The subway ride itself took nearly half an hour, and it was an eight minute walk from the subway stop to Mr. Hill's street. Dan felt relaxed walking through this neighborhood. The houses that lined the block were so much nicer looking than Dan's old neighborhood less than half a mile away, and the people on the street looked nicer, too. The men and women walking along the sidewalks were well-dressed and clearly affluent. He wasn't at all worried about running into any gang members—or anyone else, for that matter.

They had almost reached Teddy Hill's home when Dan spotted them.

"Quick," he whispered roughly to Brian, pulling him behind some stairs leading up to one of the houses. He put his finger to his lips and poked his head out slightly. The two men had their backs to them.

Using the cars on the street for cover, he and Brian crept closer to the men until he was able to hear some of their conversation.

"... find out ...." He couldn't hear all of Blinky's words, but his tone was somewhat threatening.

"After all these years?" Teddy laughed scornfully and shook his head. "You're outta your mind."

Beside him, Brian crouched lower. "Who's that man with Blinky? Is he Mr. Hill?" he whispered.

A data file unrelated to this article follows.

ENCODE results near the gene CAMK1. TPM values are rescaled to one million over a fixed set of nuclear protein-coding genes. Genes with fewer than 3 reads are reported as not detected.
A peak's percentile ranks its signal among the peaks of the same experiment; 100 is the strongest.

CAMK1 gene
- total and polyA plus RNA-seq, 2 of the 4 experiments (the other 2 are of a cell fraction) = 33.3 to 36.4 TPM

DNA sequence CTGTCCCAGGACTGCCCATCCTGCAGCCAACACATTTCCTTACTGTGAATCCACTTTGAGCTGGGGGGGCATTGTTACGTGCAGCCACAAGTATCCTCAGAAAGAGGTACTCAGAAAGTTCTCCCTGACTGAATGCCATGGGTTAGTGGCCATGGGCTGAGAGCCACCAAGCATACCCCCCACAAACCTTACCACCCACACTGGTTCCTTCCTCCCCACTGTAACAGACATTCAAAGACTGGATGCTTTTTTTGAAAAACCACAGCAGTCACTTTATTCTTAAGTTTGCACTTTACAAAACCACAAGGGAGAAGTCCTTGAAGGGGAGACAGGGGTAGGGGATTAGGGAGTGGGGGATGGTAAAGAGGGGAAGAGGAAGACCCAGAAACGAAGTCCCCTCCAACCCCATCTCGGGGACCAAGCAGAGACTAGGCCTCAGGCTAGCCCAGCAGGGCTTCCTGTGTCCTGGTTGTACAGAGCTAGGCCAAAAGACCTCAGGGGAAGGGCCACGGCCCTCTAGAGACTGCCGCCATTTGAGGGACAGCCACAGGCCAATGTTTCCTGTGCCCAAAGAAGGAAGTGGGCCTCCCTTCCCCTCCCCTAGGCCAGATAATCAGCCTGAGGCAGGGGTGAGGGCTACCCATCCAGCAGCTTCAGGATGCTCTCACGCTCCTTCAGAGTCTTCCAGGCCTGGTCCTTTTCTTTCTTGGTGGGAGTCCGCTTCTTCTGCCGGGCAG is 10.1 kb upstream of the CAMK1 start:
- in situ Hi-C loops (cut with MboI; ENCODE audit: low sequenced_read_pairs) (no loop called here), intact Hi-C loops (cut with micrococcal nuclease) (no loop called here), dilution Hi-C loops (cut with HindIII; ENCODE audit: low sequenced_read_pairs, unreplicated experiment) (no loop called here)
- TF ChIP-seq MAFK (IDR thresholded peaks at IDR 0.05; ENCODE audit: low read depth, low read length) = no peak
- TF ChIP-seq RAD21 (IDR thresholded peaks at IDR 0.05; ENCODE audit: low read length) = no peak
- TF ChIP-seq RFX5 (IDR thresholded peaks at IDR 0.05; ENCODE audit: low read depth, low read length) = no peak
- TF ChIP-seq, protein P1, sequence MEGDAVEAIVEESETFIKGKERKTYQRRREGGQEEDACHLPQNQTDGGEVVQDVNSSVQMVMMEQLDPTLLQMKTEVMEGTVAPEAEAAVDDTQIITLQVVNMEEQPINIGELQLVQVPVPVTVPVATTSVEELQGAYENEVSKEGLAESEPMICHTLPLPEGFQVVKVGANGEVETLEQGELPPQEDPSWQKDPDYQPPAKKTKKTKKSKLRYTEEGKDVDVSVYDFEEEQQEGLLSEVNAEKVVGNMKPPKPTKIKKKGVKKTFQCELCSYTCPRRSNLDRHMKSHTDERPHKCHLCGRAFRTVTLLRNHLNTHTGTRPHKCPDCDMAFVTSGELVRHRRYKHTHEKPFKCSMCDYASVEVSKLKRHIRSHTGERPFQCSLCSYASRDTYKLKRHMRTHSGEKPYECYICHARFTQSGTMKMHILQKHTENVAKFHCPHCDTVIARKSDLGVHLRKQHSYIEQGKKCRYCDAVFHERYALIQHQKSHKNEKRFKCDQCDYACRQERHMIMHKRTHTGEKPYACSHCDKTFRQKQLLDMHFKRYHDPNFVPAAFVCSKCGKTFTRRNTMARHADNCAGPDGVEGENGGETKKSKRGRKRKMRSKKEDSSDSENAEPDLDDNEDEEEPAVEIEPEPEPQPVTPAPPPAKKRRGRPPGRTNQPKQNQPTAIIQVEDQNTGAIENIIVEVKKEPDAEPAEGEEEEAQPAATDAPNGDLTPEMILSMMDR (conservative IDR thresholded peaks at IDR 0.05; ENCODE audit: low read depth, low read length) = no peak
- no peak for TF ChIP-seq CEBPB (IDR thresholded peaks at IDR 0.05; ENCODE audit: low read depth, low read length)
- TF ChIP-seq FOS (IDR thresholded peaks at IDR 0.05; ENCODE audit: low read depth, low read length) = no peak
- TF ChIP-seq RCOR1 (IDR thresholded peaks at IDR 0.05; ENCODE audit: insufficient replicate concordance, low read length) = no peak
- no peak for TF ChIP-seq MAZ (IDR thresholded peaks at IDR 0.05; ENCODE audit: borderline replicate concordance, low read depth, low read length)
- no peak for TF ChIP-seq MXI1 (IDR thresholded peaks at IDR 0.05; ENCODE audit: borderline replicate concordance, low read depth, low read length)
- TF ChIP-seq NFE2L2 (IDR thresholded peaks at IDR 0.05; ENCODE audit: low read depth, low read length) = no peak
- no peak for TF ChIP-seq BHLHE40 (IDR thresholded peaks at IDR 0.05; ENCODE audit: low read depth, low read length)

Dan put his finger to his lips again. He was not at all happy with what he was witnessing.

Blinky peered nervously up and down the street, as if he'd heard them. Teddy, in contrast, seemed quite calm and unconcerned about any possible eavesdroppers.

He and Brian stayed as still as possible. He really hoped they hadn't been spotted.

"Listen, Hill." Blinky seemed satisfied no one was around. "You know how important this is." He reached into his jacket and started to pull something out.

"Put that damned thing away." Teddy's words were harsh. He lowered his voice and Dan could no longer hear what he said.

Blinky nodded in response. He started to speak again, but Teddy cut him off. "And get out of here already. I told you I don't have it."

Blinky quickly surveyed the neighborhood again, and Dan was almost sure the villain had seen Brian and him this time, but the scar-faced man turned back to Teddy Hill. "He trusts you, not me."

"Go." Teddy said the word forcefully.

Blinky nodded again and turned to leave.

"And be more careful." Teddy muttered the words to the man's back. "Damn fool, that one." Then he turned, whistling, to walk back toward his home.

Of course, that meant walking right by Dan and Brian. Dan wasn't sure where they could go without being seen by him. He started to inch around the car, knowing that at least Brian wouldn't be recognized.

"Daniel Mangan." Teddy Hill stared at the car. "I know you're there."

Dan slowly stood up. He suddenly didn't know what to make of this man. He'd been one of his dad's closest friends, and he'd just seen him talking with the enemy. What the hell was going on? "Mr. Hill."

"Fancy running into you, here." Mr. Hill smirked. "How much of that fool conversation did you hear exactly?"

Dan shrugged.

Mr. Hill gazed inquisitively at Brian. "And who's this? Another friend?"

Dan nodded.

"You have a lot of friends, Danny. More than you realize. That's a good thing." Teddy started walking up the stairs to his home. "Come on in, boys."